Marxists do not deny that mind, consciousness, thought, will, feeling or sensation are real. What materialists deny is that the thing called the mind exists separately from the body. Mind is not distinct from the body. Thinking is the product of the brain, which is the organ of thought.
Yet this does not mean that our consciousness is a lifeless mirror of nature. Human beings relate to their surroundings; they are aware of their surroundings and react accordingly. While rooted in material conditions, human beings generalise and think creatively. They in turn change their material surroundings.
On the other hand, philosophical idealism states that the material world is not real but is simply the reflection of the world of ideas. There are different forms of idealism, but all essentially explain that ideas are primary and matter, if it exists at all, secondary. For the idealists, ideas are dissevered from matter, from nature. This is Hegels conception of the Absolute idea or what amounts to God. Philosophical idealism opens the road, in one way or another, to the defence or support for religion and superstition.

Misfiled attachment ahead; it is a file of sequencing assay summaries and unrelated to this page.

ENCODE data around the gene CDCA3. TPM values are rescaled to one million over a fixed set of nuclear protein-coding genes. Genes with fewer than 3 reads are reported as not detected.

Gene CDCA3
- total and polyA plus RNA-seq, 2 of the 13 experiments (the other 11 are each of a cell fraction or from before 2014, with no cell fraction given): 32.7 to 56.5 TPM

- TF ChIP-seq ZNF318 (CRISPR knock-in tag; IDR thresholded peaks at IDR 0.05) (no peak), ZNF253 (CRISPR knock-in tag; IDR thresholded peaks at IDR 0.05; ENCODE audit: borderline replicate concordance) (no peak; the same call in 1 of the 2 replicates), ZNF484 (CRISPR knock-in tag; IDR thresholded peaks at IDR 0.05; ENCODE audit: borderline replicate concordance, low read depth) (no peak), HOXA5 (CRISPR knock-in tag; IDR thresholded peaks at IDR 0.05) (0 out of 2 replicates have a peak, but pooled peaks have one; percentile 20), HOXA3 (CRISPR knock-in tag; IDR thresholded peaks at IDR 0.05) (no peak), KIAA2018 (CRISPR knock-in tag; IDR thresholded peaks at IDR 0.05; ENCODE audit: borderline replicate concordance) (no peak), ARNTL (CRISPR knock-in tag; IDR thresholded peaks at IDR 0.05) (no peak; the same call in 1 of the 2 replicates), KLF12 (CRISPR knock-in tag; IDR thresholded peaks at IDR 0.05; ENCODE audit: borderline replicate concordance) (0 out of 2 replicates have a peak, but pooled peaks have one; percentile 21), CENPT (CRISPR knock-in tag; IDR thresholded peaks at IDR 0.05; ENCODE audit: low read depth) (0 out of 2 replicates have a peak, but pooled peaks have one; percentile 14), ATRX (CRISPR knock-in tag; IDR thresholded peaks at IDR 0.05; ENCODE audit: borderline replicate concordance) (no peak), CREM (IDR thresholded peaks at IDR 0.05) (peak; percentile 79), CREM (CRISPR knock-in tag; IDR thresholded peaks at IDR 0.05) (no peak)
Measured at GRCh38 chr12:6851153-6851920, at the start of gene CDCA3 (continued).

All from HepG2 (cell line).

Not only is this outlook false, it is also profoundly conservative, leading to the pessimistic conclusion that we can never understand the mysterious ways of the world. Whereas materialism understands that human beings not only observe the real world, but can change it, and in doing so, change themselves.
The materialist outlook has a long history stretching back to the ancient Greeks of Anaxagoras (around 500-428 BC) and Democritus (around 460-370 BC). Only after the reawakening of thought following the demise of the Christian Middle Ages was there a revival of philosophy and natural science. From the 17th century the home of modern materialism was England. The real progenitor of English materialism was Bacon, wrote Marx.